1. Anonymous Coward
        Anonymous Coward

        Re: Charter is full of crap.

        Edit: Found it. It was Charter in NY. Got the "real speed" info wrong, but got the basic idea right - "more than 900,000 customers were knowingly oversold a crappy service", as the article puts it.

        https://www.theregister.com/2018/02/20/net_neutrality_new_york_charter_lawsuit/

  2. Anonymous Coward
    Anonymous Coward

    “Frontier’s rural DSL Internet service was enthusiastically welcomed when it was launched”

    So was the Model T.... that was then, the world moved on.

    The sad fact is while many countries around the world see the value of a populace enjoying good connectivity, the good ol’ US only sees the value of sweating every last buck out of the tech of yesteryear. If it wasn’t for the “captivity” factor these companies would have gone to the wall years ago, instead we see a cartel delivering 3rd world service @ 1st world prices for far too many people.

    Another example of how the system only works for the corporations (and the public servants who have their snouts in the corporate trough - or elsewhere

    1. ThatOne Silver badge
      Devil

      > Frontier’s rural DSL Internet service was enthusiastically welcomed when it was launched and has retained many satisfied customers over the years.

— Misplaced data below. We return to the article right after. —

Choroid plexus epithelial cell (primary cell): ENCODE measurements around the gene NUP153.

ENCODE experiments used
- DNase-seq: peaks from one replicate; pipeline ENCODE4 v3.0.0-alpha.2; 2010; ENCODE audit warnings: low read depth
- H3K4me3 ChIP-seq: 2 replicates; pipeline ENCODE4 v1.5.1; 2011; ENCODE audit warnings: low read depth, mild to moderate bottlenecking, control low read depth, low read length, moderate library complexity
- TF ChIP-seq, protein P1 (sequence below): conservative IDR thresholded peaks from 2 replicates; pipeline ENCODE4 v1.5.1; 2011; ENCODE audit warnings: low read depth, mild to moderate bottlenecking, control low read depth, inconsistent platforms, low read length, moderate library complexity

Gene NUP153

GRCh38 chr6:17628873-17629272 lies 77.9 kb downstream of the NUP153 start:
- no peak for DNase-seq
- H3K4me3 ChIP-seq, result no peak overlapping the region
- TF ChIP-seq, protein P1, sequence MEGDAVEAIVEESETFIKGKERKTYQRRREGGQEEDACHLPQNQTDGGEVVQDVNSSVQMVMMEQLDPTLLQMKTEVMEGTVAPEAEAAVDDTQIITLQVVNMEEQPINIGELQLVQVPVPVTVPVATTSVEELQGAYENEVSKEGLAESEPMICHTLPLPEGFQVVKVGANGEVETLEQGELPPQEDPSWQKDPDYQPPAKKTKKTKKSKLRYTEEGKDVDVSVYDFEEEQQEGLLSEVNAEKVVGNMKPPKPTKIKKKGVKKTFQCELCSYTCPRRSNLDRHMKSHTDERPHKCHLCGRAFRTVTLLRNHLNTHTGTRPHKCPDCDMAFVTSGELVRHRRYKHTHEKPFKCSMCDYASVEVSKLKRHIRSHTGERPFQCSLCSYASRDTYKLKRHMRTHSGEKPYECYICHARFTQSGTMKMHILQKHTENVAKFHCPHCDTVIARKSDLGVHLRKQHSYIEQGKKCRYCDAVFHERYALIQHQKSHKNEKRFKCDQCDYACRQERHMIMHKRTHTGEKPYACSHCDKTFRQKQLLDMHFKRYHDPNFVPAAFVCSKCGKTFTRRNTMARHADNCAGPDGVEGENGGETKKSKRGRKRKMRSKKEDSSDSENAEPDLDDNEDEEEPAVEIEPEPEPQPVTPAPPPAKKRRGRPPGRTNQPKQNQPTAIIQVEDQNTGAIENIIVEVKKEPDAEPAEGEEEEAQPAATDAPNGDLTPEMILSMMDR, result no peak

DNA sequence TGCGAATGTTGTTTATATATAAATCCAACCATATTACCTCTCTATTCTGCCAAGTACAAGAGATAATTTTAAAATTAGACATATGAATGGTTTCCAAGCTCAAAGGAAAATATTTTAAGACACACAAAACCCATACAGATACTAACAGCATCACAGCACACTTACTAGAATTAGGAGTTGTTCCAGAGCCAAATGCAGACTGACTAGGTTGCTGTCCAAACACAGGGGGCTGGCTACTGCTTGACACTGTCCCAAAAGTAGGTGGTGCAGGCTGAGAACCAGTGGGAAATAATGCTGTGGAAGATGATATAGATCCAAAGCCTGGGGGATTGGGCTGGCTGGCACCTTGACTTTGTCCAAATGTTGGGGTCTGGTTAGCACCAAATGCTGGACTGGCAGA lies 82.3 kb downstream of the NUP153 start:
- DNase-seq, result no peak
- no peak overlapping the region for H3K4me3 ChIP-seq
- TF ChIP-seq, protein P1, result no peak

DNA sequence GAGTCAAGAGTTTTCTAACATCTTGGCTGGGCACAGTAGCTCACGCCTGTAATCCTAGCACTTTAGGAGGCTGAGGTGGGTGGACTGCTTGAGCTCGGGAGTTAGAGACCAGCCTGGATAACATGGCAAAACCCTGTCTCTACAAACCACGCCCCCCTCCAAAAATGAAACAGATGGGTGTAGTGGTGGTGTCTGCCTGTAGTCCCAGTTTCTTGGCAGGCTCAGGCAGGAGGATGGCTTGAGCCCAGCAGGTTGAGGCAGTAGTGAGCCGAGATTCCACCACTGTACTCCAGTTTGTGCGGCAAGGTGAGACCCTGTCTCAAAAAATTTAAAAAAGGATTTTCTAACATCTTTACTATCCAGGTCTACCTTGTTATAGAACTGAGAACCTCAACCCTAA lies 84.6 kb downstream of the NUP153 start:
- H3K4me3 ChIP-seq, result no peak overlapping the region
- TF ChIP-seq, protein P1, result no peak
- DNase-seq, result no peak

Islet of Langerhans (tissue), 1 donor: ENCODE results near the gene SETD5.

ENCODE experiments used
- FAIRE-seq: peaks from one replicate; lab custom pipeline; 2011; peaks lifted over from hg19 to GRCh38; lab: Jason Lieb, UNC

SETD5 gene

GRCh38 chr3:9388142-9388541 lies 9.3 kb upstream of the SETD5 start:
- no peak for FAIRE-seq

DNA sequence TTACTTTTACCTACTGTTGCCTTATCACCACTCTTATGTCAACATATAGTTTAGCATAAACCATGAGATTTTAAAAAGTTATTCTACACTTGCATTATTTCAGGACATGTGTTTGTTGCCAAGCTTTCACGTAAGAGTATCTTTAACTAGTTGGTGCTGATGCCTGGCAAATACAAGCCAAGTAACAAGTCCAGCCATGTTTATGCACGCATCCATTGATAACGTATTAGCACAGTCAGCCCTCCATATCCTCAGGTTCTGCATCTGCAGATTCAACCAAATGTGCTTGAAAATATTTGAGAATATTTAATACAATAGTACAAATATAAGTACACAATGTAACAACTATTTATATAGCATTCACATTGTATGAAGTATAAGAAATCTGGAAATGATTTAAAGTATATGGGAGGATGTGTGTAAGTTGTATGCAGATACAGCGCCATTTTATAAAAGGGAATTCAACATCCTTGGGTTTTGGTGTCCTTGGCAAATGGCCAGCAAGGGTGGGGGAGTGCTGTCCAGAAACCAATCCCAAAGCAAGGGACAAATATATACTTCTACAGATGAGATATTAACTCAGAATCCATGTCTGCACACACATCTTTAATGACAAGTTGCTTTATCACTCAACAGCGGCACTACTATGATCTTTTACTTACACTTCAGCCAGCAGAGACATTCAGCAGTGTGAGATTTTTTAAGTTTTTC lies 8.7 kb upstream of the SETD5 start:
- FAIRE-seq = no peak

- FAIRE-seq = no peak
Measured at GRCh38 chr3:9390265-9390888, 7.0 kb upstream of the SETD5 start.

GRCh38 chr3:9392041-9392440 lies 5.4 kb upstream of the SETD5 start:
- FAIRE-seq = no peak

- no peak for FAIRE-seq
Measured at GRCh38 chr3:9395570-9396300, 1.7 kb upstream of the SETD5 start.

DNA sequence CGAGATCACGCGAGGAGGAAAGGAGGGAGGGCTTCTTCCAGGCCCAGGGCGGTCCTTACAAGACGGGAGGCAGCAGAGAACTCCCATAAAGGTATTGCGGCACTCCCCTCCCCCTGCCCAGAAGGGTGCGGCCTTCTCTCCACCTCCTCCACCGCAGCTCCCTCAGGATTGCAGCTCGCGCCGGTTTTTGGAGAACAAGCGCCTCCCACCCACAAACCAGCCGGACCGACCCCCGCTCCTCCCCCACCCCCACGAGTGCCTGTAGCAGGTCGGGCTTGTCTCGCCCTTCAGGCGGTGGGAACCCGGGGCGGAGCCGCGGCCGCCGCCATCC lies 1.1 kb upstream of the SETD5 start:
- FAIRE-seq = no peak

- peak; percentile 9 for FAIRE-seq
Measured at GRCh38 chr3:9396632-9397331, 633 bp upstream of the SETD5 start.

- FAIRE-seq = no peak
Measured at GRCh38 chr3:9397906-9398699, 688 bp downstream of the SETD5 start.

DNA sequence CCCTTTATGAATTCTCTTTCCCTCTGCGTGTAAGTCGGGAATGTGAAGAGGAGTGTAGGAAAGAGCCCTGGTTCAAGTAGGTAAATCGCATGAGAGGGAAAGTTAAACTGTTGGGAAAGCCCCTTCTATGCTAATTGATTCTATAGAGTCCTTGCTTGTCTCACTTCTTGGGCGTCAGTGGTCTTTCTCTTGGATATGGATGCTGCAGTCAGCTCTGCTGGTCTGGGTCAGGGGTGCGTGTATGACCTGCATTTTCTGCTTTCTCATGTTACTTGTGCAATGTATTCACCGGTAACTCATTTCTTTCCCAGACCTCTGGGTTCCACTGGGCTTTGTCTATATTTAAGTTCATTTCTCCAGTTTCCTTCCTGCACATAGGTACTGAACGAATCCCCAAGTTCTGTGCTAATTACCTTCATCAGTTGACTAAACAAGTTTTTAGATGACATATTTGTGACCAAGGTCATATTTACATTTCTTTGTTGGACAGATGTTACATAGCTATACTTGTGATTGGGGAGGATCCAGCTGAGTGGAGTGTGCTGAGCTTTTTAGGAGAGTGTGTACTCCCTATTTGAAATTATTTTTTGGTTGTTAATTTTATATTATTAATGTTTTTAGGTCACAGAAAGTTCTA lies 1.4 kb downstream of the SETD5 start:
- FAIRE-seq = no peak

Yes, that happens when you have a working monopoly: Whatever you deign give them, they will "enthusiastically welcome". Doesn't mean it's worth crap.

    2. ecofeco Silver badge

      the good ol’ US only sees the value of sweating every last buck out of everything until it fails and then pushing it some more.

      FTFY.

  3. Duncan Macdonald Silver badge
    Flame

    Yet another firm using Chapter 11

    Chapter 11 is probably the worst single bit of the entire US legal system - it allows firms to evade their debts while letting the shareholders keep the ownership of the company. If it was to be anything like a fair system then the existing shares would all be cancelled and the debtors would get new shares in the company in proportion to the debts owned to them.

  4. Falmari Silver badge

    Disregards important facts

    “Frontier offers Internet service in some of the country’s most rural areas that often have challenging terrain, are more sparsely populated and are the most difficult to serve.”

    “Frontier’s rural DSL Internet service was enthusiastically welcomed when it was launched and has retained many satisfied customers over the years.”

    The two quotes above maybe be facts but are not important and have no bearing on why they are being sued. They are being sued for advertising and selling a service the can not and do not supply. In other words, fraud.